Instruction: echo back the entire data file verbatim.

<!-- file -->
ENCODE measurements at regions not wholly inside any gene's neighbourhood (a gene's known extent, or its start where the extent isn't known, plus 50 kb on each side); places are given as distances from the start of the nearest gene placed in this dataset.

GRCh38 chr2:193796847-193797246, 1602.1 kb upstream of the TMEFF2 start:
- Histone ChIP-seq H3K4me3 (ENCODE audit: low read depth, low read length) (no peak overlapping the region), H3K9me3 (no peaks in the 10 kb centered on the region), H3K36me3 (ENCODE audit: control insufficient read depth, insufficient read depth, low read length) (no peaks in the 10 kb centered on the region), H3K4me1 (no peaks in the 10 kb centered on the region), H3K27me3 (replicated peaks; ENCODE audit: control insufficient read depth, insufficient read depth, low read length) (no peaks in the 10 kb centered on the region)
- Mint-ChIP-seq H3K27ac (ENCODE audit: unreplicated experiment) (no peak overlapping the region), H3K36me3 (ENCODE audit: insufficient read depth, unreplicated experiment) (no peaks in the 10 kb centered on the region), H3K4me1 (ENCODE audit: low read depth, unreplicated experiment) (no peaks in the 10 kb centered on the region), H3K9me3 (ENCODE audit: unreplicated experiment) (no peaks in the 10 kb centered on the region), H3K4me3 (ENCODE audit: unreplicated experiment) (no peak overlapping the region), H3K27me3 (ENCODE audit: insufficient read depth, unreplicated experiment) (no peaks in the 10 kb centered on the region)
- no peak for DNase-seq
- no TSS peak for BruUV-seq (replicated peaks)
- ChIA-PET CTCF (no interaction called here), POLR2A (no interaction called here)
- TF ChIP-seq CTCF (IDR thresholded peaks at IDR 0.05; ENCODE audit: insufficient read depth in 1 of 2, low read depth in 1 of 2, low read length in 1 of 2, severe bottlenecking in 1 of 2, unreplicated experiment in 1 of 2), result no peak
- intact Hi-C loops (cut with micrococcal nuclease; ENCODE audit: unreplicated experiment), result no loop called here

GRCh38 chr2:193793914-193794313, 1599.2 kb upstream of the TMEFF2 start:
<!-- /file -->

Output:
ENCODE measurements at regions not wholly inside any gene's neighbourhood (a gene's known extent, or its start where the extent isn't known, plus 50 kb on each side); places are given as distances from the start of the nearest gene placed in this dataset.

GRCh38 chr2:193796847-193797246, 1602.1 kb upstream of the TMEFF2 start:
- Histone ChIP-seq H3K4me3 (ENCODE audit: low read depth, low read length) (no peak overlapping the region), H3K9me3 (no peaks in the 10 kb centered on the region), H3K36me3 (ENCODE audit: control insufficient read depth, insufficient read depth, low read length) (no peaks in the 10 kb centered on the region), H3K4me1 (no peaks in the 10 kb centered on the region), H3K27me3 (replicated peaks; ENCODE audit: control insufficient read depth, insufficient read depth, low read length) (no peaks in the 10 kb centered on the region)
- Mint-ChIP-seq H3K27ac (ENCODE audit: unreplicated experiment) (no peak overlapping the region), H3K36me3 (ENCODE audit: insufficient read depth, unreplicated experiment) (no peaks in the 10 kb centered on the region), H3K4me1 (ENCODE audit: low read depth, unreplicated experiment) (no peaks in the 10 kb centered on the region), H3K9me3 (ENCODE audit: unreplicated experiment) (no peaks in the 10 kb centered on the region), H3K4me3 (ENCODE audit: unreplicated experiment) (no peak overlapping the region), H3K27me3 (ENCODE audit: insufficient read depth, unreplicated experiment) (no peaks in the 10 kb centered on the region)
- no peak for DNase-seq
- no TSS peak for BruUV-seq (replicated peaks)
- ChIA-PET CTCF (no interaction called here), POLR2A (no interaction called here)
- TF ChIP-seq CTCF (IDR thresholded peaks at IDR 0.05; ENCODE audit: insufficient read depth in 1 of 2, low read depth in 1 of 2, low read length in 1 of 2, severe bottlenecking in 1 of 2, unreplicated experiment in 1 of 2), result no peak
- intact Hi-C loops (cut with micrococcal nuclease; ENCODE audit: unreplicated experiment), result no loop called here

GRCh38 chr2:193793914-193794313, 1599.2 kb upstream of the TMEFF2 start: